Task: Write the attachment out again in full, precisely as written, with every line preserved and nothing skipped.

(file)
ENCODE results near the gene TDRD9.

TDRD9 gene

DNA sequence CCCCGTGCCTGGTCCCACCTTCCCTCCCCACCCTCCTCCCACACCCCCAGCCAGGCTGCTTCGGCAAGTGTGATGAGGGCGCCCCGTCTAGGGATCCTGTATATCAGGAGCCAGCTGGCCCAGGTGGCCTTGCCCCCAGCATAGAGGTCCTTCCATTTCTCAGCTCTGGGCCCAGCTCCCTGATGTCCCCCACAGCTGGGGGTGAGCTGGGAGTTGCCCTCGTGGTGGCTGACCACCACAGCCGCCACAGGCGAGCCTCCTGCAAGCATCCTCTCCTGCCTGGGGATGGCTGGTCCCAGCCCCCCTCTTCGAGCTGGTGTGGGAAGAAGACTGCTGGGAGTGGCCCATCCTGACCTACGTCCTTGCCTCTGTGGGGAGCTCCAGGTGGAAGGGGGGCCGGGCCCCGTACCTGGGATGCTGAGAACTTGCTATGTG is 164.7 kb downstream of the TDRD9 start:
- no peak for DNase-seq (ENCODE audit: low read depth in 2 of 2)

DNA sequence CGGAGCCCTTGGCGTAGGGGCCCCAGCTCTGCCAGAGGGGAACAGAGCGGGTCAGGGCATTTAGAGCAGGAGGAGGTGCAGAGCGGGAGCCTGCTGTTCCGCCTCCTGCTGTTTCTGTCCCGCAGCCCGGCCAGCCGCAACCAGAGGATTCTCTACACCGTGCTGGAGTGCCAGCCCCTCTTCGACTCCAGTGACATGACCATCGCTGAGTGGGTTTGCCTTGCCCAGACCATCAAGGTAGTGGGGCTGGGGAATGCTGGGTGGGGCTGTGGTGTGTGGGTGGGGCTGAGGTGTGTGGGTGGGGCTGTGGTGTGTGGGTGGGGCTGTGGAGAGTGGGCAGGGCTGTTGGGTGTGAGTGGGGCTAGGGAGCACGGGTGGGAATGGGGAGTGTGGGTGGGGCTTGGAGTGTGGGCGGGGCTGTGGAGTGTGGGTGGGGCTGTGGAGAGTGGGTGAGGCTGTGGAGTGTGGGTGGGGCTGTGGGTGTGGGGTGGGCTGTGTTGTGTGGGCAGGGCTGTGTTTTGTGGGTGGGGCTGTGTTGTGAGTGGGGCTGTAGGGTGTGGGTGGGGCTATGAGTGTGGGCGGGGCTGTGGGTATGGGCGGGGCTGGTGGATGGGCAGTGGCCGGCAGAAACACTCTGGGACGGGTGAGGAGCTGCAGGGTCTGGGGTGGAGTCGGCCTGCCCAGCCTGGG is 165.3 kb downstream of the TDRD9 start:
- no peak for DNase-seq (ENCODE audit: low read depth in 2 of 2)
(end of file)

ENCODE results near the gene TDRD9.

TDRD9 gene

DNA sequence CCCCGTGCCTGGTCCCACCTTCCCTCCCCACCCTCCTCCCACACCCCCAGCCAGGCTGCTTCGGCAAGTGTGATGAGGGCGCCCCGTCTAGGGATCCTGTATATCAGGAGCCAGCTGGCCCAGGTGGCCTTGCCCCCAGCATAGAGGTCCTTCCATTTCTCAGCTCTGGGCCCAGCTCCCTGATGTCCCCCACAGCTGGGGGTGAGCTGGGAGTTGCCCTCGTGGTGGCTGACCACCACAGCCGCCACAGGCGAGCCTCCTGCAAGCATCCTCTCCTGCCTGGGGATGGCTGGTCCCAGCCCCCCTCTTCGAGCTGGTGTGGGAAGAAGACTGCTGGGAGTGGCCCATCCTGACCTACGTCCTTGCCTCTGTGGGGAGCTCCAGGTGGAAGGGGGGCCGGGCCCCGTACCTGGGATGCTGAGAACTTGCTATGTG is 164.7 kb downstream of the TDRD9 start:
- no peak for DNase-seq (ENCODE audit: low read depth in 2 of 2)

DNA sequence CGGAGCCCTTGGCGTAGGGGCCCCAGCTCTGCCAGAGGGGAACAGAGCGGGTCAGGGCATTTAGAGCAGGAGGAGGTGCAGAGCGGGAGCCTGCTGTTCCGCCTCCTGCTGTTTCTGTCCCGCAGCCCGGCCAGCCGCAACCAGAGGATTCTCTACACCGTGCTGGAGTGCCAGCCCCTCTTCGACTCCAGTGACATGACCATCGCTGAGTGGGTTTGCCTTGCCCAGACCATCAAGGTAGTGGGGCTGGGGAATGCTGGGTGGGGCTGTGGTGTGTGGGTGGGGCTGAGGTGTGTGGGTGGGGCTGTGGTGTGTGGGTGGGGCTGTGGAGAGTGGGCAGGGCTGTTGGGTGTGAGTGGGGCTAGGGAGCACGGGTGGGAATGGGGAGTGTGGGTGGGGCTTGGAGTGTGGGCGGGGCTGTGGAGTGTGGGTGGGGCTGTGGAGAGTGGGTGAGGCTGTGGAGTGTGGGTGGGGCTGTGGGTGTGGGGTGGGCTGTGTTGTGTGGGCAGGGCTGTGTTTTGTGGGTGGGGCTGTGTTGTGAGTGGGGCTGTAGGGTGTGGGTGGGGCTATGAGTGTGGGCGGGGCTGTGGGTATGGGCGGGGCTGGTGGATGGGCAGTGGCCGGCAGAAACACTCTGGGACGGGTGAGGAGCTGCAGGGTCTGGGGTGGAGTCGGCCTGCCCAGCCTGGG is 165.3 kb downstream of the TDRD9 start:
- no peak for DNase-seq (ENCODE audit: low read depth in 2 of 2)